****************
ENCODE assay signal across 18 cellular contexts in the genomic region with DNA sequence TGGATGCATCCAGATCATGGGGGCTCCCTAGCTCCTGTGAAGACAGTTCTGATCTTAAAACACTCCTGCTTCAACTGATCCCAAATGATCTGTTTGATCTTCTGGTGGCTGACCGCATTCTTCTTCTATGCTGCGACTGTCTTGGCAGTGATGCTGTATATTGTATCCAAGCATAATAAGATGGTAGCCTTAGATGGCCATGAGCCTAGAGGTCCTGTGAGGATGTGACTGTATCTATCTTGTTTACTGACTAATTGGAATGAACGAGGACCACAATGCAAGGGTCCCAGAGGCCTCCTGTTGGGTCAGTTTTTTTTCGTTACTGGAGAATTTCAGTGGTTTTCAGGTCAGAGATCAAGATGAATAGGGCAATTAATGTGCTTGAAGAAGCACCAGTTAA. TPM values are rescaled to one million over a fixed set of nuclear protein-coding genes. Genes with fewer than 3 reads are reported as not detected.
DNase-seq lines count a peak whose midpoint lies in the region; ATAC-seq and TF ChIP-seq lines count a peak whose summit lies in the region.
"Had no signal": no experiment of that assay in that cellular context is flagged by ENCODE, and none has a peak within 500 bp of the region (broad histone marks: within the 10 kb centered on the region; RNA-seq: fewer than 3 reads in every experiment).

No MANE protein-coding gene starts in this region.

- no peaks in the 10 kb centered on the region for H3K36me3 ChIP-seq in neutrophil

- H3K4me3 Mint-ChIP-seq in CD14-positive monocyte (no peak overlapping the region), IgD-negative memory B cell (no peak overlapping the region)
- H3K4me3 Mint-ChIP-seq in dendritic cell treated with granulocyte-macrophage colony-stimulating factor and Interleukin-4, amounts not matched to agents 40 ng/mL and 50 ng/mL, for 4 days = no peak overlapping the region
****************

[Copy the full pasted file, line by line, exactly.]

ENCODE assay signal across 18 cellular contexts in the genomic region with DNA sequence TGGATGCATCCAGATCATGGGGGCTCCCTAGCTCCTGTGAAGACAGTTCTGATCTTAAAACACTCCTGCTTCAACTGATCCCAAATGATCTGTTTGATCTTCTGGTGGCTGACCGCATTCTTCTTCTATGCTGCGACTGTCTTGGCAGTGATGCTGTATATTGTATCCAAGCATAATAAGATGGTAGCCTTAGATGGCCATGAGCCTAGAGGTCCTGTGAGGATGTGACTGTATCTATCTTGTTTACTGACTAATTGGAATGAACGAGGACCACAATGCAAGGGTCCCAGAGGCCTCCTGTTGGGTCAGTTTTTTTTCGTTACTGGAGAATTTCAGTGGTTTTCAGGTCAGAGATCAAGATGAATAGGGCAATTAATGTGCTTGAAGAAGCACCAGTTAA. TPM values are rescaled to one million over a fixed set of nuclear protein-coding genes. Genes with fewer than 3 reads are reported as not detected.
DNase-seq lines count a peak whose midpoint lies in the region; ATAC-seq and TF ChIP-seq lines count a peak whose summit lies in the region.
"Had no signal": no experiment of that assay in that cellular context is flagged by ENCODE, and none has a peak within 500 bp of the region (broad histone marks: within the 10 kb centered on the region; RNA-seq: fewer than 3 reads in every experiment).

No MANE protein-coding gene starts in this region.

- no peaks in the 10 kb centered on the region for H3K36me3 ChIP-seq in neutrophil

- H3K4me3 Mint-ChIP-seq in CD14-positive monocyte (no peak overlapping the region), IgD-negative memory B cell (no peak overlapping the region)
- H3K4me3 Mint-ChIP-seq in dendritic cell treated with granulocyte-macrophage colony-stimulating factor and Interleukin-4, amounts not matched to agents 40 ng/mL and 50 ng/mL, for 4 days = no peak overlapping the region